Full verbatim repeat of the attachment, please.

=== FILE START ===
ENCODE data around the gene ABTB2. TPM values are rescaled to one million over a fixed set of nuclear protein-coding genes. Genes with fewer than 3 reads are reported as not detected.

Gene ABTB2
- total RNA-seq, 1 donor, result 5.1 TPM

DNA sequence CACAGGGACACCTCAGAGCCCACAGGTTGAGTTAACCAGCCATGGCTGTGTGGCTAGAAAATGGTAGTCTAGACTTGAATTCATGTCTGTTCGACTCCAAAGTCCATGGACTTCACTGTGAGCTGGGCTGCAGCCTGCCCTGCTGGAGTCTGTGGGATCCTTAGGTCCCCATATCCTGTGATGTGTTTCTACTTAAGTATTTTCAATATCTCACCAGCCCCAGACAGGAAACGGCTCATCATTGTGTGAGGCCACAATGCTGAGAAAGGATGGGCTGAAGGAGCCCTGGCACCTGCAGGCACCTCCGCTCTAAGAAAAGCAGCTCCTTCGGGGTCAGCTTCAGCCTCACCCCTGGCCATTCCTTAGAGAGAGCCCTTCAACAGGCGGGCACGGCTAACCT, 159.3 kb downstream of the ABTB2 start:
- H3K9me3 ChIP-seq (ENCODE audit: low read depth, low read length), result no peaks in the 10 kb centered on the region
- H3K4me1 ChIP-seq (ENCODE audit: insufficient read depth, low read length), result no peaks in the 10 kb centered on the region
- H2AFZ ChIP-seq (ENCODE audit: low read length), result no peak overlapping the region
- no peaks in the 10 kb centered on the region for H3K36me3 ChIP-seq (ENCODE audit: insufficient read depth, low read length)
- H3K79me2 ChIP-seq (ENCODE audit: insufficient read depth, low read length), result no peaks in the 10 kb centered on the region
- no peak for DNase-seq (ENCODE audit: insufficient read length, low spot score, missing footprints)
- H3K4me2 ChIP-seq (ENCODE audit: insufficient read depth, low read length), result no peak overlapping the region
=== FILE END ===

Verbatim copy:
ENCODE data around the gene ABTB2. TPM values are rescaled to one million over a fixed set of nuclear protein-coding genes. Genes with fewer than 3 reads are reported as not detected.

Gene ABTB2
- total RNA-seq, 1 donor, result 5.1 TPM

DNA sequence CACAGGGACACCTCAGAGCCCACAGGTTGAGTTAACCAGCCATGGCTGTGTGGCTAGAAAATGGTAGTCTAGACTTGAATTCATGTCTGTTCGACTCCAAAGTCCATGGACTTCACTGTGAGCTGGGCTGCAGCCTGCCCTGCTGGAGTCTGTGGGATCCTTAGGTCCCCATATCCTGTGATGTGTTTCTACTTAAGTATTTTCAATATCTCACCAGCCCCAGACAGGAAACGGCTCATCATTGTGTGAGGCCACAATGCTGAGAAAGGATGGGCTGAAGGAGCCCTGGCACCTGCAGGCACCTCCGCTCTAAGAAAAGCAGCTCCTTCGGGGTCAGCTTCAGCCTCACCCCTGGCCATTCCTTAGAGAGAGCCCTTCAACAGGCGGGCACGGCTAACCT, 159.3 kb downstream of the ABTB2 start:
- H3K9me3 ChIP-seq (ENCODE audit: low read depth, low read length), result no peaks in the 10 kb centered on the region
- H3K4me1 ChIP-seq (ENCODE audit: insufficient read depth, low read length), result no peaks in the 10 kb centered on the region
- H2AFZ ChIP-seq (ENCODE audit: low read length), result no peak overlapping the region
- no peaks in the 10 kb centered on the region for H3K36me3 ChIP-seq (ENCODE audit: insufficient read depth, low read length)
- H3K79me2 ChIP-seq (ENCODE audit: insufficient read depth, low read length), result no peaks in the 10 kb centered on the region
- no peak for DNase-seq (ENCODE audit: insufficient read length, low spot score, missing footprints)
- H3K4me2 ChIP-seq (ENCODE audit: insufficient read depth, low read length), result no peak overlapping the region